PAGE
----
In any case Alan's next tropical assignment was on Western Samoa, and he invited us to visit. Bill and I started making plans in the spring of 1983 for a visit to Western Samoa and Rarotonga in January and February of 1984. It was easier the second time, we had friends we were going to visit, Alan already had a station set up, we had a friendly place waiting for us to eat and sleep and play radio. The only need for radio equipment was in Rarotonga. We purchased a Sumner Tri Band yagi, an excellent antenna that was relatively small in size yet had the band coverage and performance of a full size yagi. We pre built the antenna using coloured tape to distinguish the various elements and measurements. A simple matter to re assemble in Rarotonga. Our radio would be an Icom 720 A, much lighter than the Kenwood TS 820 we took on our previous expedition. This time we were taking a Commodore Vic 20 with us, this meant keyboard CW and RTTY. A small black and white portable TV with about a 5 inch screen, that ran off 12 volts replaced the usual Vic 20 Monitor.

     In late 1983 after Bill and I had put all our plans together it turned out there was to be a major change in my employment. My boss, the Vice President and General Manager of the Steamship Division had decided to retire at the end of December, 1983. I was to take over and become the General Manager as of January 1, 1984. A decision was made, with the consent of the company, to go ahead with the DX vacation. Isn't that great, what other company would let you take over a senior management position and start out with a five week vacation to the Pacific. To carry this a bit further, during our second week in Western Samoa I received a call from Robert Paterson advising me I was now Vice President and General Manager. That is the way to add spice to a vacation! Our schedule called for us to fly Thunder Bay to Los Angelos/Hawaii/American Samoa/Western Samoa, with a side trip to Rarotonga. We were scheduled to overnight in Hawaii and American Samoa. No more thirty seven hours of straight traveling as we did on our first trip. Flying from Hawaii to American Samoa and then onto Western Samoa was a real experience. The first leg was on South Pacific Island Airways on a stretched DC8, you almost needed a lunch to go from end to end. When checking our luggage in, the agent at the gate attached VIP stickers to our luggage. Don't know if this affected our various customs receptions, in any case we did not have any problems. While waiting to board the plane we had a conversation with a fellow traveller. He advised us not to leave the door of our room open when staying in American Samoa as the rats will come in to drink fresh water (!) from the toilet. I think this was just a bit of tourist baloney (we did not leave the door open just in case). He also mentioned that when we caught a cab at the airport to expect the cabbie to offer to take us to better and cheaper accommodations. He said don't do it, and yes the cabbie offered and we did not do it. Our accommodations in American Samoa were excellent. We flew from American Samoa to Western Samoa on a Dash 7, a Canadian built airplane. A thirty minute ride and would you believe there was a stewardess on board. By the way, South Pacific Island Airways was shut down three months later for safety violations!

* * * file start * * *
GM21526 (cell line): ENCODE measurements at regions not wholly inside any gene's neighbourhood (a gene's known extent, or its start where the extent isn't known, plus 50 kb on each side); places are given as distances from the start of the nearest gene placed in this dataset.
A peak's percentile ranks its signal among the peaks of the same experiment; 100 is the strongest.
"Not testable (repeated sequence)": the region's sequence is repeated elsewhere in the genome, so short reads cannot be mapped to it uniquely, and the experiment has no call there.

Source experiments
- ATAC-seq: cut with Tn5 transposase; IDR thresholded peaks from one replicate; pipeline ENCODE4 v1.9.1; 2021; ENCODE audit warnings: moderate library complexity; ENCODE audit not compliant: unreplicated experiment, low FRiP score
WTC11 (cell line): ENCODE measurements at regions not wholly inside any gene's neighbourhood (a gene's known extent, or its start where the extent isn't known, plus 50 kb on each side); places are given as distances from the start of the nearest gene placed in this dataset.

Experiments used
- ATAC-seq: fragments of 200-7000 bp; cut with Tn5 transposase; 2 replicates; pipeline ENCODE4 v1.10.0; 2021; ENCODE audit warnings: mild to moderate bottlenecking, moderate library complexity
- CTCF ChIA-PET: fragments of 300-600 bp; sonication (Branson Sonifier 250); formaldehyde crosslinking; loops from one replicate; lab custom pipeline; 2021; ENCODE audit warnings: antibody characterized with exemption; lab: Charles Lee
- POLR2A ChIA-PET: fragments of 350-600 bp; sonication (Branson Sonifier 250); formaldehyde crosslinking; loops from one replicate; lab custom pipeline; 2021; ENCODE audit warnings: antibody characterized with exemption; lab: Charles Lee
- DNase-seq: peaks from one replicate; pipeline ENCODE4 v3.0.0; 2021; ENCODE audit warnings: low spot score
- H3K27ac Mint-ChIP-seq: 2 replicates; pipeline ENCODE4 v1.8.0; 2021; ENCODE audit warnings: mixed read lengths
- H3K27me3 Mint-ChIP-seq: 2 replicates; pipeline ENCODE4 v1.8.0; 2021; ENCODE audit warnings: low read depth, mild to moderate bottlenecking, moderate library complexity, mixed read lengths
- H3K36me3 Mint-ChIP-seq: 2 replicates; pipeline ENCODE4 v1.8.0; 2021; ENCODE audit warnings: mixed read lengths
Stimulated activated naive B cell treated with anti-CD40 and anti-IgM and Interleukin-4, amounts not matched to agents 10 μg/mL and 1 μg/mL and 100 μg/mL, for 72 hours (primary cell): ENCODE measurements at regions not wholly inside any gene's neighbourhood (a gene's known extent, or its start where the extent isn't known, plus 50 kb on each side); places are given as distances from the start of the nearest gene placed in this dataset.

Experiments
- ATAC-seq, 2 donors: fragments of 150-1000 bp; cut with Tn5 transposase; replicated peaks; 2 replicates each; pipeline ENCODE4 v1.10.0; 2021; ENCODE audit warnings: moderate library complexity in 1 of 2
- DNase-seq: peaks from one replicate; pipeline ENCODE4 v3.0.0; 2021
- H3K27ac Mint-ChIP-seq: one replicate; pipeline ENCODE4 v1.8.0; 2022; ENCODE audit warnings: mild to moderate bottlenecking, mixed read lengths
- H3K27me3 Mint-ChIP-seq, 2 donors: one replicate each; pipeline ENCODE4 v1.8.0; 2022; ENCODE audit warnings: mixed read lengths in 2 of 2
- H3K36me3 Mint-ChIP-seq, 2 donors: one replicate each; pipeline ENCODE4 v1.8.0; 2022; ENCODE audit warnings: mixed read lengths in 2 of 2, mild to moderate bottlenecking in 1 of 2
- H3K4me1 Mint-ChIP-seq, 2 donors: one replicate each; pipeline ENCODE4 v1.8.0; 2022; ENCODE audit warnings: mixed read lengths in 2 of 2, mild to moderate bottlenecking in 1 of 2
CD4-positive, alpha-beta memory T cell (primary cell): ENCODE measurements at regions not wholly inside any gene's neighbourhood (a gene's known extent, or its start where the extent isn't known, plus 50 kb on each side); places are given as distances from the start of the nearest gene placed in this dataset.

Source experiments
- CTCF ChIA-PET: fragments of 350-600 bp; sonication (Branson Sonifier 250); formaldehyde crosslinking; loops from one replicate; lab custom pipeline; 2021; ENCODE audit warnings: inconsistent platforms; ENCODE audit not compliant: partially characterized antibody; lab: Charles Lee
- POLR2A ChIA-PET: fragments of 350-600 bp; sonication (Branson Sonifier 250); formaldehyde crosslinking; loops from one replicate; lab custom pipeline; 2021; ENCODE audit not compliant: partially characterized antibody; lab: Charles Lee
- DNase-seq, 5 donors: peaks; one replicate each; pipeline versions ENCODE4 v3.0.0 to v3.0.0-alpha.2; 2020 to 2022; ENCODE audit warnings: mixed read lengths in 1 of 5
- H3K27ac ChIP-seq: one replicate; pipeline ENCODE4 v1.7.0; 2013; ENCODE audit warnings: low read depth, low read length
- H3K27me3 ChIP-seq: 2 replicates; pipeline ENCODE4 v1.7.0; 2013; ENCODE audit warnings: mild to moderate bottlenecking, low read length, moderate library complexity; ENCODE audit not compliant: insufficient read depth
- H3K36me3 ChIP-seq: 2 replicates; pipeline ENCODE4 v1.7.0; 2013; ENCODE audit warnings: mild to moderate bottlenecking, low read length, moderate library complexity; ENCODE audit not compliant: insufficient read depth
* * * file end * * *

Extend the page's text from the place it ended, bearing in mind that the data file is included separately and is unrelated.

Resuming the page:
End of Part 1  PART 2--->


 
Home